Gavi has immunized 760 million children around the world since it launched in 2000, preventing more than 13 million deaths, as well as building supply chains and developing our understanding on how to contain outbreaks.
With more funds it could do even more, however, with the alliance planning to vaccinate 1.1 billion children by the end of 2025.
During the COVID-19 pandemic, it has diverted funds to help many of the countries it supports respond to coronavirus, with grants that can only be spent on health infrastructure.
Health workers react as people applaud from their houses in support of the medical staff that are working in COVID-19 outbreak in Barcelona, Spain, March 16, 2020.
3. Strengthen Health Systems — and Show Solidarity During Outbreaks
We are only as strong as our weakest health system, and so ensuring that every health system around the world has the equipment and trained staff needed to provide quality care is crucial.
Rath further notes that it is absolutely vital that countries show solidarity with one another for everyone’s benefit.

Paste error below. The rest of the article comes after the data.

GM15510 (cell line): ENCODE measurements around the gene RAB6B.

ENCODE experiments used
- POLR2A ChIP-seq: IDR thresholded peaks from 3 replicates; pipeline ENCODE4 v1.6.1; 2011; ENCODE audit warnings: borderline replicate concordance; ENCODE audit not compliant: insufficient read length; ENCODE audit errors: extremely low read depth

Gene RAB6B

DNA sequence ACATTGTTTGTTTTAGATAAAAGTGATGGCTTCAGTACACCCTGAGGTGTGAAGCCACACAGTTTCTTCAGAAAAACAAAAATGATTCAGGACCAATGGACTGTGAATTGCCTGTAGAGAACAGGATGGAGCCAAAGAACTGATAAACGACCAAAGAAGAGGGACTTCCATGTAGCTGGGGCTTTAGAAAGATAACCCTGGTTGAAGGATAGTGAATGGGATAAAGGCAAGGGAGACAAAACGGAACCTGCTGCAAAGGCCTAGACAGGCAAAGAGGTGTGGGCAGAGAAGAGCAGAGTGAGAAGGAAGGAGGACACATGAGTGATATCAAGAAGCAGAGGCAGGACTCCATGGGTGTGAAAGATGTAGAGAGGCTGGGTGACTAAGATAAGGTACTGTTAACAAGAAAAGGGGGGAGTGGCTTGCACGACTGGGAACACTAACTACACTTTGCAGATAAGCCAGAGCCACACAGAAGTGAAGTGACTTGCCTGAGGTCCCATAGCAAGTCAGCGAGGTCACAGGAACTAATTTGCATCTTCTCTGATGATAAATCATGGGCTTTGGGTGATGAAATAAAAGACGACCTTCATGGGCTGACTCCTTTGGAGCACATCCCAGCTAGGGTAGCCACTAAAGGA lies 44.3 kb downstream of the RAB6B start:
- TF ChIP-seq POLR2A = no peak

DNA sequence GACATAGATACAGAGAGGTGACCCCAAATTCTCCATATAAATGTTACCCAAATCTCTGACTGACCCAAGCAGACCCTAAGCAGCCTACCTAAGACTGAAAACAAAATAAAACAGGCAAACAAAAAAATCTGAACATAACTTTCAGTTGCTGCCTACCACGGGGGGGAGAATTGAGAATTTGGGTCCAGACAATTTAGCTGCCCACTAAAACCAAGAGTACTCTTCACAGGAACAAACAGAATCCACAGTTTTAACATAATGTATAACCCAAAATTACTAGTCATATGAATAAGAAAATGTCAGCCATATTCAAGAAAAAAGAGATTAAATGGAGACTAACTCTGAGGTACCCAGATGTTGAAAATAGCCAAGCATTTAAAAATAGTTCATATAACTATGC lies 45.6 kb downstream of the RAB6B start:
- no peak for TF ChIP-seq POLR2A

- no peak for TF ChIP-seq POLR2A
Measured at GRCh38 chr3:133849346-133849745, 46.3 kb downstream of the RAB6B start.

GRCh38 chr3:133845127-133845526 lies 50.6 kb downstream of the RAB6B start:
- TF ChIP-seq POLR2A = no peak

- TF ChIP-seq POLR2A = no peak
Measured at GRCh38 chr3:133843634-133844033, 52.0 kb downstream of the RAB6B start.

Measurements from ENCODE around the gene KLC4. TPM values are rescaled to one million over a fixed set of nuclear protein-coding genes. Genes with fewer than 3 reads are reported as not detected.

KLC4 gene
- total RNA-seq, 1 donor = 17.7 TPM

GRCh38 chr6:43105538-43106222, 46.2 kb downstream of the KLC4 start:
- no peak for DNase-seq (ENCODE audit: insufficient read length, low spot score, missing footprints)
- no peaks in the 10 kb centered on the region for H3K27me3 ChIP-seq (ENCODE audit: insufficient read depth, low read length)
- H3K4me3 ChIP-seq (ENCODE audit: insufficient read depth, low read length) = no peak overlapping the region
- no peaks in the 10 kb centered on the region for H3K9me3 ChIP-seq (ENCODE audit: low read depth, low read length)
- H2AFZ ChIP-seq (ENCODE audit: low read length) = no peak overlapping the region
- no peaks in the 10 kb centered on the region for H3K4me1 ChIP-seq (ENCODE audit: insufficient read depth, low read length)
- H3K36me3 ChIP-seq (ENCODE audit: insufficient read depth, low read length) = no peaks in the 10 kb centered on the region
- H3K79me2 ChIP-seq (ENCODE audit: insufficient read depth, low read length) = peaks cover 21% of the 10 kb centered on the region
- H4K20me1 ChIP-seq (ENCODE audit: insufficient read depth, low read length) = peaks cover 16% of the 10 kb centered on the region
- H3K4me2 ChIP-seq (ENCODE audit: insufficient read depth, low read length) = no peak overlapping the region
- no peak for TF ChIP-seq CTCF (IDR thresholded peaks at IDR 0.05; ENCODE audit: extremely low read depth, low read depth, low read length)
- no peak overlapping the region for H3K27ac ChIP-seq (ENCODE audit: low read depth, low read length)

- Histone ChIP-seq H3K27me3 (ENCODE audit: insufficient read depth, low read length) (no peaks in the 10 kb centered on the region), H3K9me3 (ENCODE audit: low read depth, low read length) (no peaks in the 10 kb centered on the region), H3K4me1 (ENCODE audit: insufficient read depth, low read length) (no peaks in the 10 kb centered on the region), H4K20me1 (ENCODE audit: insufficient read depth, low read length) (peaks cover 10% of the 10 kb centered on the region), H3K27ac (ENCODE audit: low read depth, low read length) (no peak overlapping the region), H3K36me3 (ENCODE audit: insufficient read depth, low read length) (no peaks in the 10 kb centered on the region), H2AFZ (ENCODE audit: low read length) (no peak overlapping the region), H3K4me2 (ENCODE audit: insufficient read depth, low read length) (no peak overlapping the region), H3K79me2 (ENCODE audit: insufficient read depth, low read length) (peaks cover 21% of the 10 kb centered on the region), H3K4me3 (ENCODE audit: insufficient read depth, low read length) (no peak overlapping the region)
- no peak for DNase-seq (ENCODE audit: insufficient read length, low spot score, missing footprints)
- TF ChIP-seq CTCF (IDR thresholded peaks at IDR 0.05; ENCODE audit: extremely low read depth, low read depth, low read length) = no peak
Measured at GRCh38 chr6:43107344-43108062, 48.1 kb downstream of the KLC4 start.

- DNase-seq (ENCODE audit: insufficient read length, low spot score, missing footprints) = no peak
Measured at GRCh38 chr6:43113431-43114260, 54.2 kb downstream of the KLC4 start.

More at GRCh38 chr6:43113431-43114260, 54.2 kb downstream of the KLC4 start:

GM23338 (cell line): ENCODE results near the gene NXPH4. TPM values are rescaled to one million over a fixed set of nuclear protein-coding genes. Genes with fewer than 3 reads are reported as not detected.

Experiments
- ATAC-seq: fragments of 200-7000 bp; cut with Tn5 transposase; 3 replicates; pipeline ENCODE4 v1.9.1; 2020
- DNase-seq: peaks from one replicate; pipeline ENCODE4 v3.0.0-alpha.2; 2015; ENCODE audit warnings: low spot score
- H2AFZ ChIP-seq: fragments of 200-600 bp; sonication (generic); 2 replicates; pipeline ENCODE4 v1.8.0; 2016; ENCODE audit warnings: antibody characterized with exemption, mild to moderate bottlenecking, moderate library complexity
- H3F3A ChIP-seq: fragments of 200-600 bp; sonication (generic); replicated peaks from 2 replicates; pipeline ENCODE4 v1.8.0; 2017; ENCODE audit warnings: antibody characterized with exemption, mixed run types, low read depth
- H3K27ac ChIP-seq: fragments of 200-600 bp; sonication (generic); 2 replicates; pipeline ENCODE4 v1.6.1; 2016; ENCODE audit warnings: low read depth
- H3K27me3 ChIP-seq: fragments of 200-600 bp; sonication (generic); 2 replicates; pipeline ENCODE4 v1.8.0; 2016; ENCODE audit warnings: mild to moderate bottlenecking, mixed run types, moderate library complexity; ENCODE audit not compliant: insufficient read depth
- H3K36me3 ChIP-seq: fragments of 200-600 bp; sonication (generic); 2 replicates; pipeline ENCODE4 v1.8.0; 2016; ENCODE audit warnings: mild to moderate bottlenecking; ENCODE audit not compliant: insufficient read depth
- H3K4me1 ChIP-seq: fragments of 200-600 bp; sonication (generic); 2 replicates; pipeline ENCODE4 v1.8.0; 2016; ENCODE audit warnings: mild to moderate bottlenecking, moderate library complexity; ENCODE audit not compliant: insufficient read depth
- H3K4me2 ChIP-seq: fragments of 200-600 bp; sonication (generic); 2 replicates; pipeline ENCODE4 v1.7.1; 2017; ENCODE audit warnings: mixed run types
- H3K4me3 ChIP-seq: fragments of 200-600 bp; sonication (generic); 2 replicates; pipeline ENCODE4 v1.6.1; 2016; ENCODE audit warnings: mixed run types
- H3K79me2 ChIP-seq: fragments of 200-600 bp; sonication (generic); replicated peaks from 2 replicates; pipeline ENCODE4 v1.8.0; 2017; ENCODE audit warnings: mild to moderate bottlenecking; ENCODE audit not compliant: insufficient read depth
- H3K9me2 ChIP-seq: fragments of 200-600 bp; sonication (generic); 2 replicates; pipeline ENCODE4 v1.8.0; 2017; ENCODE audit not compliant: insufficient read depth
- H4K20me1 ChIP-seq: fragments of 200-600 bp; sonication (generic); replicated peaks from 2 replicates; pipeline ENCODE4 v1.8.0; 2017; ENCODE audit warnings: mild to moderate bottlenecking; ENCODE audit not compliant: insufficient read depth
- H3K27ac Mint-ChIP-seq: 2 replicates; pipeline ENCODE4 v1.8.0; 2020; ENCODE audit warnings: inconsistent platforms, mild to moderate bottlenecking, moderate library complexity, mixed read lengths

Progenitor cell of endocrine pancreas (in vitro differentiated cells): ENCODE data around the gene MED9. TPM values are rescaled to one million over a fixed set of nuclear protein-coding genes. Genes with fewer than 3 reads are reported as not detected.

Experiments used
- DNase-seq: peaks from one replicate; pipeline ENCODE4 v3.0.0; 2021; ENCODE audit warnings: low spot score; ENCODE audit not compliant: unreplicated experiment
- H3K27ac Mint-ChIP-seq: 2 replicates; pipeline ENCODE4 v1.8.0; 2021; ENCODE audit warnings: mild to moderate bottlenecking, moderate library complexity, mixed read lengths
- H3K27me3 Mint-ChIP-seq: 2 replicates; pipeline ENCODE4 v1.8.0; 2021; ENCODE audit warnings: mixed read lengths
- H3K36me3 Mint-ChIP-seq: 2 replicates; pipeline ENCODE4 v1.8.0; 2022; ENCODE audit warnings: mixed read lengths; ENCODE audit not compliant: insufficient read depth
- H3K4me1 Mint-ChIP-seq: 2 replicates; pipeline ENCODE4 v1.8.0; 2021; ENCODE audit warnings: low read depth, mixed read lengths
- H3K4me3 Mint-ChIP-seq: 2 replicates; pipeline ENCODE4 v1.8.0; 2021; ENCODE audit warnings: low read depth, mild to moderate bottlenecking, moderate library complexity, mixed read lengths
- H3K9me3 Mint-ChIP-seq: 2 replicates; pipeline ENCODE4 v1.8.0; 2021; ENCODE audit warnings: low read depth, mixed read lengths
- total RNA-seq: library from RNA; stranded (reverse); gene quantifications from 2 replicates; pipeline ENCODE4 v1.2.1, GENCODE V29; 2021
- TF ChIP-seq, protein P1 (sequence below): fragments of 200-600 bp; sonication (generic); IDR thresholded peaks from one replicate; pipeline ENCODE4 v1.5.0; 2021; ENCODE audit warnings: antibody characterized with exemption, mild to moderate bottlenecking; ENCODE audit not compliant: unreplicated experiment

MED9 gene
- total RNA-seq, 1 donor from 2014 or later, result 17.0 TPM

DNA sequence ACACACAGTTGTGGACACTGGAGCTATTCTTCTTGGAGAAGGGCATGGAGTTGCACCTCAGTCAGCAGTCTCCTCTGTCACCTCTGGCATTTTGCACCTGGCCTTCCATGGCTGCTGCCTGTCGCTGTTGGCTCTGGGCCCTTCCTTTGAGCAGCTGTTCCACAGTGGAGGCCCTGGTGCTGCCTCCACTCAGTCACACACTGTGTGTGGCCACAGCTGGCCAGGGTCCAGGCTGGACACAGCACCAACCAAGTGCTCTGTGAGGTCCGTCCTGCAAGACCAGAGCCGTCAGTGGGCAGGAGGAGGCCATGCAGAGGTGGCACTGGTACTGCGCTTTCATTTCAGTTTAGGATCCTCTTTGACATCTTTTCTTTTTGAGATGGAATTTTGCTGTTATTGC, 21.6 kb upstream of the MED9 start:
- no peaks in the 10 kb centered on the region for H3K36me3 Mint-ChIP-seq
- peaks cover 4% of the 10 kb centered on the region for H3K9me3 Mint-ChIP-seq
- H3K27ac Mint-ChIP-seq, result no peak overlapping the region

“National egotisms don’t work,” she said. “It’s disappointing to see a lot of countries comparing themselves to each other, because often how or why an infection has spread more in one place, rather than another, is down to so many different factors, some are just coincidence.”
"There are also massive regional differences within countries that stop those comparisons being useful,” she continued. “In Italy, there have been massive regional differences, for example.”
In addition, Rath says that the current pandemic has shown us where the gaps in supply chains are, and where the inequalities are in terms of accessing care.
“My hope is that we will learn the necessary lessons from this one, so that if something even worse comes along we can fall back into some automatic responses,” she said.
That’s why global organizations like the WHO, and fundraising initiatives such as the COVID-19 Solidarity Response Fund — which is helping countries respond to the pandemic — are both so vital in ensuring we’re all safer in future.
“But what both polio and the COVID-19 pandemic show is the danger of rapid spread of infectious diseases, and the best thing countries can do to minimize risk and consequences associated with infectious diseases is to have strong health systems, across all levels,” Rosenbauer explained.
“To be able to rapidly detect a threat, to be able to rapidly respond to it, to be able to effectively treat those affected by a disease in the best possible manner given available tools,” he added. “Really it all points to the need for strong health systems.”